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Camping, place to stay and meet other permies around Coimbra, Arganil or Gois in September

 
Posts: 8
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Hi all,

Hope you are well. Newbie to the community here...

Me and my partner, both 28, from England and Germany, have found a few pieces of land to view on the 20th/21st/22nd/23rd September around Coimbra, in particular, the Arganil and Gois area, with the plan to move there early next year. We are looking for campsites or places to stay, but can only mainly find big, fancy places to stay on Airbnb or Booking.com, which isn't really us. So wondering if anyone had any recommendations, or would be happy to make some friends, or know of any small, family run campsites that are part of the permies community that we can support, where we could pay like 10 euros a night to stay with them? We would much prefer this, than a huge campsite, and would prefer to have a night of socialising with fellow permies.

We are new to this, and have been on a couple of visits to narrow down our search to the Arganil or Gois area, but now going to view some pieces of land with the view to buy, so would be great to hear from any other permies in that area and maybe we could meet up when we come in September?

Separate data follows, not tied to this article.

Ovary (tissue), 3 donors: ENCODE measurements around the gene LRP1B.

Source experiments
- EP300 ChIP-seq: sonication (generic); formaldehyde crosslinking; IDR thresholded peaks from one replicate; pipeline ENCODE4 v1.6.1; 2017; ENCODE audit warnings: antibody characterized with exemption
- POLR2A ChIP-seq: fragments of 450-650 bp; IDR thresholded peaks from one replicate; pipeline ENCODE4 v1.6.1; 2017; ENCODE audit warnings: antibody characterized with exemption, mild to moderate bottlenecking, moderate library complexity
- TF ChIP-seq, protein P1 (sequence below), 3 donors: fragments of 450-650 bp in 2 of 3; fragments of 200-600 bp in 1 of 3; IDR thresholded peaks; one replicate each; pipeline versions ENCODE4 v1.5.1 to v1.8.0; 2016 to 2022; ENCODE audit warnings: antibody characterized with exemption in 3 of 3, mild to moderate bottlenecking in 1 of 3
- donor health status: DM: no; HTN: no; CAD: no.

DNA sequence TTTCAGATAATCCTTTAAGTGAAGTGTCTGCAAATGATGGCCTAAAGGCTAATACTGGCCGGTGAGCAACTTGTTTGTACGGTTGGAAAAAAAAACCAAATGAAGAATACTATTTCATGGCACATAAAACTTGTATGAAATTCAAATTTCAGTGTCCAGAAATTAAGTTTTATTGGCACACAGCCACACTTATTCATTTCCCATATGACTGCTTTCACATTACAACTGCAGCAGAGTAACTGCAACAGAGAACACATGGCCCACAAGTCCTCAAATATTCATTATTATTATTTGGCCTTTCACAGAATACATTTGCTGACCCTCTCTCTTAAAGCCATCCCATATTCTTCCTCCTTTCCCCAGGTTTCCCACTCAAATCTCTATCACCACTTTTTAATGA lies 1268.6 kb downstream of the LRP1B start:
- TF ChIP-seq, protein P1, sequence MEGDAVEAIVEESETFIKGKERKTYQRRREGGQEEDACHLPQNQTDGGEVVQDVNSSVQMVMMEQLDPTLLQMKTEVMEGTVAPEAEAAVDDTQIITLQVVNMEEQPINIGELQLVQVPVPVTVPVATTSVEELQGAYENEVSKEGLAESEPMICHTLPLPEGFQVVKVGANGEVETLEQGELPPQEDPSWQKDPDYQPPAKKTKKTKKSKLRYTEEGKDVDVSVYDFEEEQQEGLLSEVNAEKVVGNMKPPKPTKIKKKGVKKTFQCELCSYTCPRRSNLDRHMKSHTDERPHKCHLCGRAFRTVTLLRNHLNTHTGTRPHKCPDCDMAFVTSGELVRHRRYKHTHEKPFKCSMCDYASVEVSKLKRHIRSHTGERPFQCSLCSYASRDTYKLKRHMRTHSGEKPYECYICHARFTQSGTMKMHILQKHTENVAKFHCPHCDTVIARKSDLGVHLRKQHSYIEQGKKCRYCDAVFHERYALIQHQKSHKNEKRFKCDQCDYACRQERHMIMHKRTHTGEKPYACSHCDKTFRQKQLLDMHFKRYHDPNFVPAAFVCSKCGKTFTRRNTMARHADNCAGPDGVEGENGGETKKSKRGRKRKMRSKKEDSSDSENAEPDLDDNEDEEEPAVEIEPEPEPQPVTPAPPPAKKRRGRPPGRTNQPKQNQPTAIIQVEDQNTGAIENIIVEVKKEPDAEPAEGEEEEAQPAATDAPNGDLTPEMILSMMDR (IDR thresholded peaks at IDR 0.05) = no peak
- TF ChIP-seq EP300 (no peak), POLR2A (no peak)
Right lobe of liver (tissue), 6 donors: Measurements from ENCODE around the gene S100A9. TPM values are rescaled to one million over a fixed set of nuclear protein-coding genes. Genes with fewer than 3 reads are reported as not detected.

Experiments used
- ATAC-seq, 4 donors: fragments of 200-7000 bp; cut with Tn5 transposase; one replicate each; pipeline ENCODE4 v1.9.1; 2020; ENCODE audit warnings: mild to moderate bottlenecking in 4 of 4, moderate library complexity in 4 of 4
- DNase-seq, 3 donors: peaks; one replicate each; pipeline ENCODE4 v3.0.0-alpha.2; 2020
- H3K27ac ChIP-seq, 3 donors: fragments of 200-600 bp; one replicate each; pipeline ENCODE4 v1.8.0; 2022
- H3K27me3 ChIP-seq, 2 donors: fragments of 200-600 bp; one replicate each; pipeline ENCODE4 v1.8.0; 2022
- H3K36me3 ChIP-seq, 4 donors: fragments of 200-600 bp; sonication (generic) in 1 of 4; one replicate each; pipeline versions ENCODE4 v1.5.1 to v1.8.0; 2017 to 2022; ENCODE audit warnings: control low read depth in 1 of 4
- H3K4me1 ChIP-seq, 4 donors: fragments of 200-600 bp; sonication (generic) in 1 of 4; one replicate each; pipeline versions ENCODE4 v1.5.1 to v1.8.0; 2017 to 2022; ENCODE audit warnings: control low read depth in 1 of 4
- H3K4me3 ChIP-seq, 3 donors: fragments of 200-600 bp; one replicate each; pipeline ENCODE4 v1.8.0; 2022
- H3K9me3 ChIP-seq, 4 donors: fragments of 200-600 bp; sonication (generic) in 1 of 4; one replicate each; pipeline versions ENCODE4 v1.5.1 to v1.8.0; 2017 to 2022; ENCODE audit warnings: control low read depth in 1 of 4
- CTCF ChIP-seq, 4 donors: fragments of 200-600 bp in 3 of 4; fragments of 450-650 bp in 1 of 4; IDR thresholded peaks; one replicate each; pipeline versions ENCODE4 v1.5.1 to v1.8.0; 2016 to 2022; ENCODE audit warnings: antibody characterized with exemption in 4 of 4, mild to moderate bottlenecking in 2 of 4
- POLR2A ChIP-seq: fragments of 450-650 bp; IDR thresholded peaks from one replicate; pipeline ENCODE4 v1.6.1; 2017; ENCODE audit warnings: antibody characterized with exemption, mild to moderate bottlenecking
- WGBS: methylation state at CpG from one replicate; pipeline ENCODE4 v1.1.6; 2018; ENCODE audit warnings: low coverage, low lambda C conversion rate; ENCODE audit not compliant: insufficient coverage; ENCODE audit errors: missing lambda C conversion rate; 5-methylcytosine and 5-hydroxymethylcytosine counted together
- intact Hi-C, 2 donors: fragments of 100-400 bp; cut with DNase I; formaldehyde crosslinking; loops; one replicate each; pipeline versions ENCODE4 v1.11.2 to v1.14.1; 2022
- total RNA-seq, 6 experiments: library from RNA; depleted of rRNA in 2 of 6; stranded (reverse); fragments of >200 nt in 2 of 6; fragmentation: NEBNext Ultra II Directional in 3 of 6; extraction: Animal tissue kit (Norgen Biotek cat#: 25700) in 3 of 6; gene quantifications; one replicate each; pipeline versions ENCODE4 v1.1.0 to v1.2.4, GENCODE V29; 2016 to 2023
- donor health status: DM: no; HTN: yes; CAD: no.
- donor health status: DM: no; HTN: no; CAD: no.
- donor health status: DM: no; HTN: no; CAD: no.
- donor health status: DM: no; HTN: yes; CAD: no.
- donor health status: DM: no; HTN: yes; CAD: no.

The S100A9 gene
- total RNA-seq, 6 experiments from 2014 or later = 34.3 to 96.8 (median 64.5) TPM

Thank you and we look forward to hearing from you

Much love x
 
Posts: 16
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Hi Martin,

I've recently found a new way to find permaculture communities. Searching workaway.info with a "permaculture" filter shows a number of hosts in Central Portugal. Even if you don't stay with these hosts, I'd bet they would have good contacts in the area.

Can I ask the size & price of the plots you're looking at, or how you've found them? I'm interested in making the move myself either later this year or next year.

Thanks,
Fil
 
Martin Hewell
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Hi Fil,

Excellent! Yes, I will give that a go. Thank you very much

We are looking at any land over 20,000m2 and must have 2 water sources, ideally stream, but the price all depends on location/water sources etc. The price usually ranges from 20,000 to 50,000 euros for us. We have found them either through putting up posters/adverts on noticeboards in the areas we want to move then people contact us, or contacting local estate agents and they contact us when something comes up that meets our criteria or the usual pureportugal/ERA/P.P.Property/GoRustico/IAD Portugal etc

To be honest, our best searches came from driving around and finding which area we want to be in, then you can easily say yes or no when you see something online. Then just going to the local estate agents, telling them your criteria and then they will get in touch with you when something comes up.